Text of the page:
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Trisomies 21, 18, 13 - Sex chromosomes abnormalities - Microdeletions - Developing baby’s sex - Electronic Karyotype
Sensitivity 99,9%, Specificity 99,8% - Test failure < 0,1% - Fetal fraction calculation - Swiss quality
Fetal fraction > 4%: from the 10th week of pregnancy (12th for twin pregnancies)
Sample required is a standard maternal blood draw – Reduce the number of amniocentesis
Suitable for all types of pregnancies (Singleton and twin pregnancies, IVF) - Sample required is a standard maternal blood draw - Genoma Pro Interface for patient data and result reports
Results are issued within 3.5 working days in average from sample reception
“The Royal College of Obstetricians & Gynaecologists opinion is that, in time, this technology is likely to become the primary screen for chromosomal abnormalities in pregnancy.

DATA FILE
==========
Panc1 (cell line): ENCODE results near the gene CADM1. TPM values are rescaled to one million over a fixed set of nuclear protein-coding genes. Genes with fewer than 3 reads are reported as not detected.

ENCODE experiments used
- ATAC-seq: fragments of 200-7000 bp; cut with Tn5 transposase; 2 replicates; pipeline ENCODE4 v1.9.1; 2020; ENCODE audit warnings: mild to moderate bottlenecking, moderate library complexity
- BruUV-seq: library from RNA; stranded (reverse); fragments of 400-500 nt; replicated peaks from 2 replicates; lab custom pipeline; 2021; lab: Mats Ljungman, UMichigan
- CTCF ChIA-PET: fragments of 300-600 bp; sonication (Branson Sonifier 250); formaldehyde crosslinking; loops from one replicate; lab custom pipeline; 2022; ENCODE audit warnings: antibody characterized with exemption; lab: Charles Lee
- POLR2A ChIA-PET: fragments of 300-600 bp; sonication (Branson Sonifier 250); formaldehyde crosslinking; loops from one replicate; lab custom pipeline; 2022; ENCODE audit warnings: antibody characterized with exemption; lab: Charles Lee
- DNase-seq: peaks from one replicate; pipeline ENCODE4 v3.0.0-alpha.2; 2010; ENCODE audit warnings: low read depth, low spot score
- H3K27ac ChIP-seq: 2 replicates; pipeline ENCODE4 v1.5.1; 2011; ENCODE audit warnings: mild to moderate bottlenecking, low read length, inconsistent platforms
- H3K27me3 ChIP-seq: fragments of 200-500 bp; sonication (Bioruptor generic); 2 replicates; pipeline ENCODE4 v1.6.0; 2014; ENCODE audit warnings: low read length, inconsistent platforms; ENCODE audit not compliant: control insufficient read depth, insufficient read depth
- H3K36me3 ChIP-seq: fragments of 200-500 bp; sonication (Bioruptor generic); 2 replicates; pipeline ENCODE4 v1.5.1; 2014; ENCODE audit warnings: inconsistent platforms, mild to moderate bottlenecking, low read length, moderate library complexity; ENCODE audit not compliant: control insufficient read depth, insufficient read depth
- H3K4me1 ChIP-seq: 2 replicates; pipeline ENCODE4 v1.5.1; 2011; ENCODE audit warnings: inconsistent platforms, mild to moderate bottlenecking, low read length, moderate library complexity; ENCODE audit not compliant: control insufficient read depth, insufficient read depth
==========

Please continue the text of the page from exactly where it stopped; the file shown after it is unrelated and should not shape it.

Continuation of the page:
Small fragments of genetic material, called cell-free DNA, circulate freely in every person’s bloodstream. In a pregnant woman, cell-free DNA includes not only maternal DNA but also fetal DNA from the 5th week of pregnancy, in a quantity between 2-40%, called fetal fraction (on average around 10%). This cell-free fetal DNA originates from the shedding of placental cells, and is continually released into the pregnant woman’s bloodstream. Fetal fraction) in the mother’s bloodstream increases during the second and the third trimester. Within a few hours after birth, cell-free fetal DNA is no longer detectable in the mother’s blood.
Today it is possible to analyze with high reliability the cell-free fetal DNA in the mother’s bloodstream when it is present in a percentage of at least 4%. This generally happens after the 10th week of gestation, allowing cell-free fetal DNA analysis from a standard maternal blood draw.
Cell-free DNA fragments are sequenced and identified by comparison to the human genome of reference. An aneuploidy in a pregnancy is detected when the calculated number of a chromosome is different than expected. Studies in pregnancies at high risk for trisomies have demonstrated that analysis of maternal blood cell-free DNA can detect 99,9% of affected cases at a false-positive rate of 0,1%.